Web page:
This was, of course, a live call. “The grandma” was not an avatar. But even at the young age of four, my grandson had already become accustomed to seeing representations vs real people. Thus, I was “the grandma” and not Grandma. I was an image or icon to him, not really me.

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How often do we, in our society, substitute an image for the real thing? We want joy in life, so our image to attain “joy” becomes munching cookies, binge-watching a television show, hanging out with a crowd of people at a party, using/abusing drugs or alcohol, or . . . or . . . when all along the real Joy is ever present.

The Real Thing: Joy in the Lord’s Presence

Fixing our eyes on Jesus, the pioneer and perfecter of faith. For the joy set before Him He endured the cross, scorning its shame, and sat down at the right hand of the throne of God. (Hebrews 12:2)

 May the God of hope fill you with all joy and peace as you trust in Him, so that you may overflow with hope by the power of the Holy Spirit. (Romans 15:13)

 The prospect of the righteous is joy, but the hopes of the wicked come to nothing. (Proverbs 10:28)

 8 Though you have not seen Him, you love Him; and even though you do not see Him now, you believe in Him and are filled with an inexpressible and glorious joy, 9 for you are receiving the end result of your faith, the salvation of your souls. (I Peter 1:8-9)

The Real King: Our Lord

 Jeremiah 10:10:

—But the Lord is the true God; He is the living God, the eternal King. (NIV)

—But God is the real thing—the living God, the eternal King (The Message)                 

—But You, Lord, are the true God, You are the living God and the eternal King.  (Good News translation)

The Real Thing: Forever Joy in the Lord

 You will show me the path that leads to life;
Your presence fills me with joy
and brings me pleasure forever.

(Psalm 16:11)

 There can be no image or icon identified as “the god.” There is only God in real time, in live communication, in full Presence—and in Him, we find real joy.

 

  (Sharon G. Tate blog 09/30/18) teacherforjesus.com  Meditations on God’s Word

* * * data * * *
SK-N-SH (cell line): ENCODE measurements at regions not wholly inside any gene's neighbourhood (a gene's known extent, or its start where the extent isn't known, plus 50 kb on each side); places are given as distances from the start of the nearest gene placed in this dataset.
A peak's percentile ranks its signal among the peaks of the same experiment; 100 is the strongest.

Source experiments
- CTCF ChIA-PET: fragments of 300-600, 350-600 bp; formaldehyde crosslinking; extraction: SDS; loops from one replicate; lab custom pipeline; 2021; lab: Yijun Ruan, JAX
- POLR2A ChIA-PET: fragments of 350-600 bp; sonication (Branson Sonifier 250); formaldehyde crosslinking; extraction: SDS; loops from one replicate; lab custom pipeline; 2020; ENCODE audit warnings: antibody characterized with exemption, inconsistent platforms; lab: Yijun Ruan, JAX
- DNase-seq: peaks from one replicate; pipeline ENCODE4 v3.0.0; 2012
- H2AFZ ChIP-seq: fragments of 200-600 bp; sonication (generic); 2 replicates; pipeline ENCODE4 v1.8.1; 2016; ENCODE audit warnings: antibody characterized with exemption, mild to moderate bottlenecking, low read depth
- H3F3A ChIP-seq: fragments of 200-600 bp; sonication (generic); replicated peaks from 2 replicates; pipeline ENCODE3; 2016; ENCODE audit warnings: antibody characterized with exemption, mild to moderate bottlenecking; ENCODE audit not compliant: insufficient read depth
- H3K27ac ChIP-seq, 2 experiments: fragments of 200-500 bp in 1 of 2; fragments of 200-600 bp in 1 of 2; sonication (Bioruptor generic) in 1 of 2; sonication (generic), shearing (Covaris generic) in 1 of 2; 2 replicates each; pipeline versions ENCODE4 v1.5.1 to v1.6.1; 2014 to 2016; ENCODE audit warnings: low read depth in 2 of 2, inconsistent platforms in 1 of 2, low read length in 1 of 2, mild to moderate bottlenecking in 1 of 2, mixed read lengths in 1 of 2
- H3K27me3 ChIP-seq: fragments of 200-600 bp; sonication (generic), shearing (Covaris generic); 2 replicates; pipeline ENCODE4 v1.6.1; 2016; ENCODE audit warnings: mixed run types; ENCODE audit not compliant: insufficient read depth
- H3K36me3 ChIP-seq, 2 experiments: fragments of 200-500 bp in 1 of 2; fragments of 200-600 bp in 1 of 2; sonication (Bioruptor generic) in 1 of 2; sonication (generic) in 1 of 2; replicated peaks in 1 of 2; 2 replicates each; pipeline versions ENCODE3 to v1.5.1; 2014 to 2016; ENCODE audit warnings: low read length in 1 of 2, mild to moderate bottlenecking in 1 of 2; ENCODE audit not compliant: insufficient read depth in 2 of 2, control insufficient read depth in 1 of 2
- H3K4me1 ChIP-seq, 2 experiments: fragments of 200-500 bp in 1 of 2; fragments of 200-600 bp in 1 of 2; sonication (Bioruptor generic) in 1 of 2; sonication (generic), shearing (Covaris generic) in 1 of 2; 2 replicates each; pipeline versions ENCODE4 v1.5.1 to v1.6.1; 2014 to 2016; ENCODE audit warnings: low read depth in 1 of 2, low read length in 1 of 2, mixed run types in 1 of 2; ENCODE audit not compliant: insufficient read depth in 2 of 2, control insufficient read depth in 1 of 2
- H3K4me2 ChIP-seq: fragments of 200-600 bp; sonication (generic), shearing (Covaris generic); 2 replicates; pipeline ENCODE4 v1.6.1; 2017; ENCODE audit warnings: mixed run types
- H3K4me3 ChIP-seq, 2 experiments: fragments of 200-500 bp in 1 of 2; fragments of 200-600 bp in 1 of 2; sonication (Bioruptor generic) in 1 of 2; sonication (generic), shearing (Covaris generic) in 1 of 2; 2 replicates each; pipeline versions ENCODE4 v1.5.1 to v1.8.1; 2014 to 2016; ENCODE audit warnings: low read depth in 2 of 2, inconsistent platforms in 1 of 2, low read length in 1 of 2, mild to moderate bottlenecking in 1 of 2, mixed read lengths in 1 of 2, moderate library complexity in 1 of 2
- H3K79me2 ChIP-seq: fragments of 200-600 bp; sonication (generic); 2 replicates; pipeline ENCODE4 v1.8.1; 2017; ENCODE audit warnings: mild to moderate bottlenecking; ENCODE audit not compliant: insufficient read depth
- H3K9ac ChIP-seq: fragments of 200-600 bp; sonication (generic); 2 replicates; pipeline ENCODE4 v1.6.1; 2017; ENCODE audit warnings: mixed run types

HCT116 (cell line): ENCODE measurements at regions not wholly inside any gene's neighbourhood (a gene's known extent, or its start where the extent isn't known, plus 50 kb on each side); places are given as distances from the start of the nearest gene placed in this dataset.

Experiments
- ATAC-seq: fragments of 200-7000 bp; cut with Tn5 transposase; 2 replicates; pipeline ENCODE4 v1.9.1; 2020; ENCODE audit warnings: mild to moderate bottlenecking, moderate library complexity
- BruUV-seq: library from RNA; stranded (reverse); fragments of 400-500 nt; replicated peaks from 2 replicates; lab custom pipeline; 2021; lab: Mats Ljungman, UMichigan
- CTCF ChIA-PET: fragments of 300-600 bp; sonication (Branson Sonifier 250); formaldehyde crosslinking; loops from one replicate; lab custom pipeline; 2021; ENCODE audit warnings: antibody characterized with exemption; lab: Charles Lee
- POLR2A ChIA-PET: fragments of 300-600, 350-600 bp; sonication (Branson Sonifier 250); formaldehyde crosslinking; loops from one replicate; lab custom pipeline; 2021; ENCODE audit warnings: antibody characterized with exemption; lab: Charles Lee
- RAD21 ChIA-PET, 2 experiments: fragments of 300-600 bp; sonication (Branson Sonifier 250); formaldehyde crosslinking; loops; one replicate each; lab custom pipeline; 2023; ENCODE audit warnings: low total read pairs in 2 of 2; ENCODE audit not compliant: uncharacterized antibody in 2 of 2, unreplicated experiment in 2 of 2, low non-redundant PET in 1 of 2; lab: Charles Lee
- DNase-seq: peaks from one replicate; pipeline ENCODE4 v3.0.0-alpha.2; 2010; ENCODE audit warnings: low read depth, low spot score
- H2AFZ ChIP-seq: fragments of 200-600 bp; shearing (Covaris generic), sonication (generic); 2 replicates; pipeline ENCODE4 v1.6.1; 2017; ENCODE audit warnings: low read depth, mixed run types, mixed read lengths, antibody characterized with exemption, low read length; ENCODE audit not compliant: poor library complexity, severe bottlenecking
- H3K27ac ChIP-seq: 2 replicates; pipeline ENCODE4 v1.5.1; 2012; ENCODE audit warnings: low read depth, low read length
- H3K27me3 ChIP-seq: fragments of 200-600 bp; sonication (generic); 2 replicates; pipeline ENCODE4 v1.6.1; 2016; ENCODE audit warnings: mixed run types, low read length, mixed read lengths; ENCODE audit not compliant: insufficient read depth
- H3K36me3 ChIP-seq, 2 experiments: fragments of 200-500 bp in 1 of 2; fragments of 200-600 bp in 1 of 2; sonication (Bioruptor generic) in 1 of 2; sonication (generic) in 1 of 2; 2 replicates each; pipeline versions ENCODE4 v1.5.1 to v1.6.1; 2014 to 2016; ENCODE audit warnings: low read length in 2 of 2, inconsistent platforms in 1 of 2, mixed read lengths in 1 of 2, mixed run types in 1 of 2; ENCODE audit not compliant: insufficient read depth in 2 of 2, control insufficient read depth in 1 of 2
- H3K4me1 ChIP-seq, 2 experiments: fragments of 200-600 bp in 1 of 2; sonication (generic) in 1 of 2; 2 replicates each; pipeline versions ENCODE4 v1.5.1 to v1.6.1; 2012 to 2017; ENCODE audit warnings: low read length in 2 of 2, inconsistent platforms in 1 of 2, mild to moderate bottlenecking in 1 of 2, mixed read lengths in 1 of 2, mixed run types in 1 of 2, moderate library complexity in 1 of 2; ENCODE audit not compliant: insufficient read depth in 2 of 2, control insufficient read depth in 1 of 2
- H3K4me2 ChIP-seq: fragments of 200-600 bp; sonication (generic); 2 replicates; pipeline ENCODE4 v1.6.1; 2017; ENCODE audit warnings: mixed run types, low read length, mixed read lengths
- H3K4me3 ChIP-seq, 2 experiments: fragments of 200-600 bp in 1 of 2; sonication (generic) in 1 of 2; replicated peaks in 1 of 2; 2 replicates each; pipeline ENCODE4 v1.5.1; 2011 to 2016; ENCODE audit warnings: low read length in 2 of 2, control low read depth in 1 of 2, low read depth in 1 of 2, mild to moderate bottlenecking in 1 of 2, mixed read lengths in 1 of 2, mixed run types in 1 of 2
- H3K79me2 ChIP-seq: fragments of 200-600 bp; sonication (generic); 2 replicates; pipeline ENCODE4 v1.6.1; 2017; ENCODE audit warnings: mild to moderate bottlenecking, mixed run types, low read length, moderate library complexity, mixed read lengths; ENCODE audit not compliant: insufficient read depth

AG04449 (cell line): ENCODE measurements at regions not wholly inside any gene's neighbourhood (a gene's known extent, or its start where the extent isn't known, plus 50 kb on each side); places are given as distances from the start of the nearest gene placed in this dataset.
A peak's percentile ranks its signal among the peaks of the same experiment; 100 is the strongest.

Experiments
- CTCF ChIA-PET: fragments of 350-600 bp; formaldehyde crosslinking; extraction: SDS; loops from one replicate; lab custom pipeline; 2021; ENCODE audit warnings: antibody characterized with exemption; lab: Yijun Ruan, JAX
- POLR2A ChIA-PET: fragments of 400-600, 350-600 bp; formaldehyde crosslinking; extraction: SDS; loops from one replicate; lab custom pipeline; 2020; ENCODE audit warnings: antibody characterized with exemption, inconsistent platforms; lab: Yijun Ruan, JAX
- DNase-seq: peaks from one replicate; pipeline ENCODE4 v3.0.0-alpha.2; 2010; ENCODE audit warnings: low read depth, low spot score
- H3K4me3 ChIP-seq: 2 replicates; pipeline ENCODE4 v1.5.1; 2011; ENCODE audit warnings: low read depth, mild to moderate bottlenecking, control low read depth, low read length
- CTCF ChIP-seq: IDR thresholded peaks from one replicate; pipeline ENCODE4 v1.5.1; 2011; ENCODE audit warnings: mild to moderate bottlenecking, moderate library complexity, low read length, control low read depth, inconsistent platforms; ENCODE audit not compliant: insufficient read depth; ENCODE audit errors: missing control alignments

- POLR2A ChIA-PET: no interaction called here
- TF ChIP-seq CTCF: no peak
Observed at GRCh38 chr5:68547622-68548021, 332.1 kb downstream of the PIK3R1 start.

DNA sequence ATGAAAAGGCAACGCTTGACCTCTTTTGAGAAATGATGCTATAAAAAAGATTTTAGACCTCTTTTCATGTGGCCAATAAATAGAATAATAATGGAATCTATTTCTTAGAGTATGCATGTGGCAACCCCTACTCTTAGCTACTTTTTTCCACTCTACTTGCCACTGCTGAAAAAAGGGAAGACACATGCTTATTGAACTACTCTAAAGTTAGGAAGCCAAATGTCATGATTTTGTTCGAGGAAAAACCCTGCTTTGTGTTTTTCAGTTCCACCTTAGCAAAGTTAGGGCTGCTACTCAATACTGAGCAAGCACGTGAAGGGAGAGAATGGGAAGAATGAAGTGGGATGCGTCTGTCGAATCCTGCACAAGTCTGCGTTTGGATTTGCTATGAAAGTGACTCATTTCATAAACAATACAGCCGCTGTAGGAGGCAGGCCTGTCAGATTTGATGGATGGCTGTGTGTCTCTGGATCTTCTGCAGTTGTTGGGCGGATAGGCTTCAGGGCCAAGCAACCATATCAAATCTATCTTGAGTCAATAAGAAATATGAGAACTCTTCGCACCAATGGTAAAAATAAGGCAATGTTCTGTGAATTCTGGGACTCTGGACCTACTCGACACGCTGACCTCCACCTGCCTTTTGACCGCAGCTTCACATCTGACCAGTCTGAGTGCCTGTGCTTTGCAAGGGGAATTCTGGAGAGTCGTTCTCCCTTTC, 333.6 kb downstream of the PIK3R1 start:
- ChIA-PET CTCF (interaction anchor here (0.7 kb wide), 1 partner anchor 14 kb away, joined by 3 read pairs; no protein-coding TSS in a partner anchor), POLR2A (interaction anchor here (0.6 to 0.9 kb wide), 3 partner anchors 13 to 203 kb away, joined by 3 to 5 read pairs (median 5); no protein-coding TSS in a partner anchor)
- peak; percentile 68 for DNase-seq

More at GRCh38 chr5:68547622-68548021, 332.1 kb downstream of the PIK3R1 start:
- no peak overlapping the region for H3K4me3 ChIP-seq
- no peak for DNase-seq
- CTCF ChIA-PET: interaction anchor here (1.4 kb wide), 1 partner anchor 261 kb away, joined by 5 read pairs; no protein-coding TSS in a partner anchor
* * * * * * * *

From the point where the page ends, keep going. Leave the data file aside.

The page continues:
Praying with Perseverance

1 Thessalonians 5:17 translations:   

Pray continually.                                                        1599 Geneva Bible                           

. . . Continually be prayerful.                                 International Standard Version   

. . . pray constantly. . .                                               Revised Standard Version

 Be unceasing in prayer.                                           Amplified Bible  

(praying perseveringly)  

Pray without ceasing.                                                           American Standard Version

. . . and never stop praying.                                    Contemporary English Version

 . . .pray at all times. . .                                                           Good News Translation

 Pray without ceasing.                                              King James Version

. . .pray all the time . . .                                            The Message

. . . without ceasing pray ye;                                  1382 Wycliffe Bible

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The message across time and translations remains the same:

constant, continual, unceasing prayer.

One version included this addition in brackets: “ praying perseveringly.”  To “persevere” is to:  “persist, continue, carry on, go on, keep on, keep going,      struggle on, hammer away, be persistent, be determined, see/follow something through, keep at it, press on/ahead, be tenacious, stand one’s ground, stand fast/firm, hold on, go the distance, stay the course, plod on, stop at nothing, leave no stone unturned, hang on, plug away, stick it out, hang in there”  (google.com).

Prayer changes lives, events, attitudes, history.  What could be different if we each prayed with unceasing perseverance? How would our lives be changed? In what ways would the world be altered? How could the Father of Lies ever      confront, intercept, or halt such a barrage of unceasing prayer?

“Therefore I tell you, whatever you ask for in prayer, believe that you have   received it, and it will be yours.” (Mark 11:24)

 This means WE are responsible. Our personal prayer lives matter. Our church family prayers matter. Our belief is crucial.  The world we live in desperately needs our intervention. The means to do this is through “praying perseveringly” to God who can—and will—respond.  “And if we know that He hears us—whatever we ask—we know that we have what we asked of Him.” (1 John 5:15)

We must pray without ceasing! Amen and Amen!

(Sharon G. Tate blog 09/23/18) teacherforjesus.com   Meditations on God’s Word